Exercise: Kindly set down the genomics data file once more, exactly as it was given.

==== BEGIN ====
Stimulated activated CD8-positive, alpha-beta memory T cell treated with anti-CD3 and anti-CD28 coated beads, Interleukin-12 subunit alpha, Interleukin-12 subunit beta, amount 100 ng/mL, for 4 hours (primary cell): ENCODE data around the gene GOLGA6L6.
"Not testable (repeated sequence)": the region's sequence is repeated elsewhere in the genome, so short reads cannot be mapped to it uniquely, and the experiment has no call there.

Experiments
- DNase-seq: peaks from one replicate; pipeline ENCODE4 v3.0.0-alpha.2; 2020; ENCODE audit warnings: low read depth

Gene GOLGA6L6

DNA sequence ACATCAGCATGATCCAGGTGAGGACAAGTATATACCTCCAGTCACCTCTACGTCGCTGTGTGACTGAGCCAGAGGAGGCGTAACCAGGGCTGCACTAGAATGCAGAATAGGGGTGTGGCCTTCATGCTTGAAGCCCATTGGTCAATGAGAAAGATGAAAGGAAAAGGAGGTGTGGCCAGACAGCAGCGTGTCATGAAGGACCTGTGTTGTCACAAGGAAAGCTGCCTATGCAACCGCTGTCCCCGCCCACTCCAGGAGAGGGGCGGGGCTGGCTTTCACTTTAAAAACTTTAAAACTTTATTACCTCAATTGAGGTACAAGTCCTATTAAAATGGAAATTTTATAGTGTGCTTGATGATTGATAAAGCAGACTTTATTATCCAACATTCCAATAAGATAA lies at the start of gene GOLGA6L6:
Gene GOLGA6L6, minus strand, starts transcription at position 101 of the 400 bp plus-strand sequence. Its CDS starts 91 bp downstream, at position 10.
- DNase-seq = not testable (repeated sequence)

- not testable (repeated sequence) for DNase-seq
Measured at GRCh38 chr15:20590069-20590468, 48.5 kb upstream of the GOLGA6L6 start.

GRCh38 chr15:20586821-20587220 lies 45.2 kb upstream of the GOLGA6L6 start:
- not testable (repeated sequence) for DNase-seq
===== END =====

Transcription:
Stimulated activated CD8-positive, alpha-beta memory T cell treated with anti-CD3 and anti-CD28 coated beads, Interleukin-12 subunit alpha, Interleukin-12 subunit beta, amount 100 ng/mL, for 4 hours (primary cell): ENCODE data around the gene GOLGA6L6.
"Not testable (repeated sequence)": the region's sequence is repeated elsewhere in the genome, so short reads cannot be mapped to it uniquely, and the experiment has no call there.

Experiments
- DNase-seq: peaks from one replicate; pipeline ENCODE4 v3.0.0-alpha.2; 2020; ENCODE audit warnings: low read depth

Gene GOLGA6L6

DNA sequence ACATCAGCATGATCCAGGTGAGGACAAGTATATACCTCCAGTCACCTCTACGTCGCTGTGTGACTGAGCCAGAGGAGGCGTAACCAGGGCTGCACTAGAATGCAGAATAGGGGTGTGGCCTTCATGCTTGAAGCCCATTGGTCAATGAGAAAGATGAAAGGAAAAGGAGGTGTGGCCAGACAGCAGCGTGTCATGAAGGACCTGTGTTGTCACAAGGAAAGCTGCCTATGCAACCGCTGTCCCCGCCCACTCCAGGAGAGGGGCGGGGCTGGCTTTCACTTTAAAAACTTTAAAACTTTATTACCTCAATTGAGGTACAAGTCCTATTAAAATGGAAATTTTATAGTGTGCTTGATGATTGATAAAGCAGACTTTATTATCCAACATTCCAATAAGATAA lies at the start of gene GOLGA6L6:
Gene GOLGA6L6, minus strand, starts transcription at position 101 of the 400 bp plus-strand sequence. Its CDS starts 91 bp downstream, at position 10.
- DNase-seq = not testable (repeated sequence)

- not testable (repeated sequence) for DNase-seq
Measured at GRCh38 chr15:20590069-20590468, 48.5 kb upstream of the GOLGA6L6 start.

GRCh38 chr15:20586821-20587220 lies 45.2 kb upstream of the GOLGA6L6 start:
- not testable (repeated sequence) for DNase-seq